Antimicrobials for Dog Bite Wounds in Dogs

Joshua B. Daniels, DVM, PhD, DACVM, Colorado State University

ArticleLast Updated May 20233 min read
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In the Literature

Kalnins NJ, Gibson JS, Stewart AJ, et al. Antimicrobials in dog-to-dog bite wounds: a retrospective study of 1526 dog bite events (1999-2019). J Vet Intern Med. 2022;36(6):2028-2041. doi:10.1111/jvim.16574 

The Research … 

Dogs with bite wounds from other dogs are commonly presented in companion animal practice, but use of culture and susceptibility testing and antimicrobial agents varies.  

This retrospective study evaluated medical records of 1,436 dogs with dog bite wounds presented to 3 Australian university clinics over 10 years to assess the most commonly prescribed antimicrobials and frequency of culture and susceptibility testing. The authors categorized antimicrobial prescriptions by importance (as defined by a national antimicrobial resistance advisory group) and evaluated frequency of prescribing less than the recommended dosage as well as whether antimicrobial choice was associated with differences in wound severity, clinic, and year. 

Most dogs (88.1%) were administered at least one antimicrobial on presentation, most commonly amoxicillin/clavulanate (medium importance), followed by first-generation cephalosporins (medium importance). Enrofloxacin (high importance) was administered to 7.6% of dogs, typically as part of a multiagent therapy regimen. Cefovecin (high importance), a third-generation cephalosporin, was administered to 0.8% of dogs. Use of a high-importance antimicrobial was significantly associated with wound severity grade, clinic, and year (enrofloxacin and cefovecin became available within the study time frame). Prescribing less than the recommended dosage was common, occurring with 13.4% of amoxicillin/clavulanate, 26.1% of cephalexin, 11.1% of enrofloxacin, and 7.7% of cefovecin prescriptions.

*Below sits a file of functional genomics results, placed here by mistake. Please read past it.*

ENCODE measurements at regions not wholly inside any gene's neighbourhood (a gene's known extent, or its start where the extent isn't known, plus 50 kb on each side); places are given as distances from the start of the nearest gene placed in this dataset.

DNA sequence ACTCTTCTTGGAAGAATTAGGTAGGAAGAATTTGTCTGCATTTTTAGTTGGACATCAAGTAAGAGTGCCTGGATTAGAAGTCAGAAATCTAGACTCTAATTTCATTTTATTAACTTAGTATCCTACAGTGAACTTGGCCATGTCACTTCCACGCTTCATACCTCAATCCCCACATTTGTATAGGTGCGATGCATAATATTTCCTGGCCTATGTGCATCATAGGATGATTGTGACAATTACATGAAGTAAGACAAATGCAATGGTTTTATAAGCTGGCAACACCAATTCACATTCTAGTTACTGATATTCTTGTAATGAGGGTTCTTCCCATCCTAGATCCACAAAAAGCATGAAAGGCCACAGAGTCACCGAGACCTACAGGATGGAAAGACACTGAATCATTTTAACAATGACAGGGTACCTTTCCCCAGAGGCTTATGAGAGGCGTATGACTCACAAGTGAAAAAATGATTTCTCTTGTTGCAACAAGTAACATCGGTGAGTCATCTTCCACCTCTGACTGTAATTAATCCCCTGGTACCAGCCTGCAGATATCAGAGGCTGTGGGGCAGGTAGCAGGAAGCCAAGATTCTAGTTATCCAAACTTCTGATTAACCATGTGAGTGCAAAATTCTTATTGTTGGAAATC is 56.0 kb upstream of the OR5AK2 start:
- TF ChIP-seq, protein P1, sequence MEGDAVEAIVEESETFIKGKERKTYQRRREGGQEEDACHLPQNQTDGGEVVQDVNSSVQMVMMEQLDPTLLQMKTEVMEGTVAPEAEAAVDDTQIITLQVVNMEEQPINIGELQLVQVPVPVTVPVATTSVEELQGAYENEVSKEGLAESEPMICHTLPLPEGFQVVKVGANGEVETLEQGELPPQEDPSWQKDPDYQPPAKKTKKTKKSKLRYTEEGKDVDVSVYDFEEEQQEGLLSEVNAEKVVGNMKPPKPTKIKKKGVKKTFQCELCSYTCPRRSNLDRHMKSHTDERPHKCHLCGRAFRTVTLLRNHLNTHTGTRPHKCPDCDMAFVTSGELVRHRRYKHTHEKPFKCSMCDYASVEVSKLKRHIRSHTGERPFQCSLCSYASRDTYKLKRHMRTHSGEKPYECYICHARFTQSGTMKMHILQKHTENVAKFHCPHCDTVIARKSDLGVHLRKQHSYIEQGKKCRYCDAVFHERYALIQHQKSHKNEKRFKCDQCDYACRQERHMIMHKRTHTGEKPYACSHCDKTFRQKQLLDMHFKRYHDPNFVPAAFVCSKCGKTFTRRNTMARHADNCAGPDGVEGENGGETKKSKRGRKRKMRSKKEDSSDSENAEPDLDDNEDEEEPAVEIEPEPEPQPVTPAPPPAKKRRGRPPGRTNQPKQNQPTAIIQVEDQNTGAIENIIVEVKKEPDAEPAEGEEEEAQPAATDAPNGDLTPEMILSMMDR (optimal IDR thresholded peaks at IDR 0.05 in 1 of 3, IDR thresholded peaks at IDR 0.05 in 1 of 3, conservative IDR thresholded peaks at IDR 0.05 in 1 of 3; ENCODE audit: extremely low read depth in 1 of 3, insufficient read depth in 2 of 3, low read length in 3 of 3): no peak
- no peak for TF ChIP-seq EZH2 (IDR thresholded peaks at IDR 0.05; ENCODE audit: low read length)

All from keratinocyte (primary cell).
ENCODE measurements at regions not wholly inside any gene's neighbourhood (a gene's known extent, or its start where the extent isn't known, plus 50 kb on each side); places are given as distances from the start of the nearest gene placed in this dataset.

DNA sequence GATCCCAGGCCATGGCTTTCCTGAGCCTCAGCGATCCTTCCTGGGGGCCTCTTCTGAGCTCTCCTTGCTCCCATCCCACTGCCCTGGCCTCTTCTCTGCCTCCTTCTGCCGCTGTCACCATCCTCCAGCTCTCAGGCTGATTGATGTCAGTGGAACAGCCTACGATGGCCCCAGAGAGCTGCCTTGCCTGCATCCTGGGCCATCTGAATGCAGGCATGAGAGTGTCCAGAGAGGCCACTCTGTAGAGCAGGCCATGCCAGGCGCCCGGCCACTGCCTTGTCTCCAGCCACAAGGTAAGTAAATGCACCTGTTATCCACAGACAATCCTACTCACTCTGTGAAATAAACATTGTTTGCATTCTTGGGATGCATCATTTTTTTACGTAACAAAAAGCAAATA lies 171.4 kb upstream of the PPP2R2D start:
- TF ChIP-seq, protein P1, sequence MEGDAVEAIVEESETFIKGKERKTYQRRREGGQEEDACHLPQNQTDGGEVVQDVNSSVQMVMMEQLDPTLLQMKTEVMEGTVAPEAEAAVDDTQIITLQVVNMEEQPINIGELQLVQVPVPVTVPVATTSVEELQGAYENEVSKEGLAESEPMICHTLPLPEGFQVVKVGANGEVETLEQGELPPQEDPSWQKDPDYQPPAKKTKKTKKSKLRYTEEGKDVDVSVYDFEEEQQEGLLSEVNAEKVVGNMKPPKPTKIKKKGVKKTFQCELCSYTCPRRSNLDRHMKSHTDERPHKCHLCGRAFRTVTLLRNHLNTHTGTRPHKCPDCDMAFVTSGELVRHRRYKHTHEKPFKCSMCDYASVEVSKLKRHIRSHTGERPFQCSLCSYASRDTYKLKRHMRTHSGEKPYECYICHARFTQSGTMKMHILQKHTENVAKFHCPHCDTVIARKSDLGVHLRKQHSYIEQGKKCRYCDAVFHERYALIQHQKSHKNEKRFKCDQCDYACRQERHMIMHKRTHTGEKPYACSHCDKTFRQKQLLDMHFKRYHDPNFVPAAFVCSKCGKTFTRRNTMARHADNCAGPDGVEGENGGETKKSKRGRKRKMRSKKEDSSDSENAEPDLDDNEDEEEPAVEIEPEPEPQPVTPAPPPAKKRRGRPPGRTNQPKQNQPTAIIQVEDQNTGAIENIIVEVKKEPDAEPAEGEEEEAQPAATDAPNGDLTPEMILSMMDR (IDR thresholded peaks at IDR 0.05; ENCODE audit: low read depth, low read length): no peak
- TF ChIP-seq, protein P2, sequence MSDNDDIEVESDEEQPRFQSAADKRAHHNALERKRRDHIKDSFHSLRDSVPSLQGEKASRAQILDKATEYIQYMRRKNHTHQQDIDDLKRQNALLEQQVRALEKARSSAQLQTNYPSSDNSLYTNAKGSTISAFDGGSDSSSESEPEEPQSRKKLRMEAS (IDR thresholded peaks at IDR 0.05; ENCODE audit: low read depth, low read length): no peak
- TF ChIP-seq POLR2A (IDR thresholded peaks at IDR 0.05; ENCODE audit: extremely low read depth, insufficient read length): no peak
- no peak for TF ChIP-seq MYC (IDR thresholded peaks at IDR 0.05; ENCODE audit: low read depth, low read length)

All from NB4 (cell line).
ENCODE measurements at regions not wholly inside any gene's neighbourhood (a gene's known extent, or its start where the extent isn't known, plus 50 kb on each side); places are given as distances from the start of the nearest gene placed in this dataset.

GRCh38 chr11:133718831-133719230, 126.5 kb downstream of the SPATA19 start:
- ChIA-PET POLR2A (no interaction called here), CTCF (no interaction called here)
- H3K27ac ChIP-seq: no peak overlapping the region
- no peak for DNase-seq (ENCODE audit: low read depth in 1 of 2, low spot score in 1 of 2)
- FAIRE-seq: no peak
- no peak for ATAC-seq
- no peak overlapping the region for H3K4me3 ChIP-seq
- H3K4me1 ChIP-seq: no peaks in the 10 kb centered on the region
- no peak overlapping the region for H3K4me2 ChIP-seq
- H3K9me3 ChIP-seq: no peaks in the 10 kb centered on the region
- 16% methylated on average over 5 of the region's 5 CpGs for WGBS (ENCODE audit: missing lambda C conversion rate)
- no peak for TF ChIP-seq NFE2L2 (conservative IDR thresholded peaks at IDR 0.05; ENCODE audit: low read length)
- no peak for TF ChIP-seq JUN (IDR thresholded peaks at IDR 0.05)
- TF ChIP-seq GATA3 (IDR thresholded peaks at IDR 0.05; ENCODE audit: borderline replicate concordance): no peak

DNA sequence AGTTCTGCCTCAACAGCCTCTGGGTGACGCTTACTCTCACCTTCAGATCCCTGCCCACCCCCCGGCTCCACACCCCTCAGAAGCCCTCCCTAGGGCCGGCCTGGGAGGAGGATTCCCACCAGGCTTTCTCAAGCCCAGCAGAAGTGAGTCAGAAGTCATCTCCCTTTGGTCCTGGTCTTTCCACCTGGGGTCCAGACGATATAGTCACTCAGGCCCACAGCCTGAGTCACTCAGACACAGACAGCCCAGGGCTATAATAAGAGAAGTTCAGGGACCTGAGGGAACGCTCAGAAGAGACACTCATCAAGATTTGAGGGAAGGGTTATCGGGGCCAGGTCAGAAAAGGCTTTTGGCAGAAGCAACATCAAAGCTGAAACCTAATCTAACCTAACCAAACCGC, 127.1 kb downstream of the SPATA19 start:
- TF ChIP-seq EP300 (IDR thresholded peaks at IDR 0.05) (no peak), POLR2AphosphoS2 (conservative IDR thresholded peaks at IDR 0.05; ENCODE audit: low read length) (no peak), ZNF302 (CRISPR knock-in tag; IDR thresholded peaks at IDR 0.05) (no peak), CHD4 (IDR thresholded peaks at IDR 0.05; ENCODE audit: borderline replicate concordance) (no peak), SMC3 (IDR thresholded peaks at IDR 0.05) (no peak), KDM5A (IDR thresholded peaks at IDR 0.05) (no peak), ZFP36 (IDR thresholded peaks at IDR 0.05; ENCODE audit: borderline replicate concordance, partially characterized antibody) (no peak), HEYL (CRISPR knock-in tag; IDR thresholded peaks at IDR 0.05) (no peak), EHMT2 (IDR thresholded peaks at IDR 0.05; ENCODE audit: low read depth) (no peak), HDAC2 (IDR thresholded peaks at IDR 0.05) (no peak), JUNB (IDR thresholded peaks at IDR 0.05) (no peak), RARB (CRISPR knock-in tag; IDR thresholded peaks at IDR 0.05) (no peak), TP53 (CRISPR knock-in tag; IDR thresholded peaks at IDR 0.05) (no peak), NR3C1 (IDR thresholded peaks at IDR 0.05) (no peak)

Culture and susceptibility testing was performed in 1.8% of cases; most had grade 4 or 5 wounds. Aerobic growth consisted of bacteria that typically reside in the oropharynx. Whether samples were taken at the time of patient presentation or following deterioration in clinical status was unknown. 

Outcome data were limited because of the nature of the study, but 86.9% of a subset of 323 dogs had no complications. Prescribing less than the recommended dosage occurred in 26.2% of dogs with complications and 25.4% of dogs without complications.

… The Takeaways 

Key pearls to put into practice: 

  • The frequent prescribing of less than the recommended dosage observed in this study should prompt re-evaluation of dosages in clinic formularies as well as dosage form selection when calculated doses for patients fall between available dosage sizes (eg, amoxicillin/clavulanate 250 mg vs 375 mg).  

  • Deciding which wounds are appropriate to culture can be challenging. The number of patients in this study was insufficient to determine an association between wound score and complication rate; however, the gap between the proportion of wounds cultured and those that developed complications was substantial, and some dogs may have benefited from targeted rather than empirical therapy. 

  • Culture for wounds can be misused. Wounds with no evidence of infection should not be sampled because bacteria are present in noninfected wounds and largely do not represent organisms cultivated from clinically infected wounds. Some laboratories perform culture and susceptibility testing and report everything grown in the culture, regardless of clinical relevance. This may lead to unnecessary use of antimicrobials, as multidrug-resistant but clinically insignificant organisms can be isolated from cultures.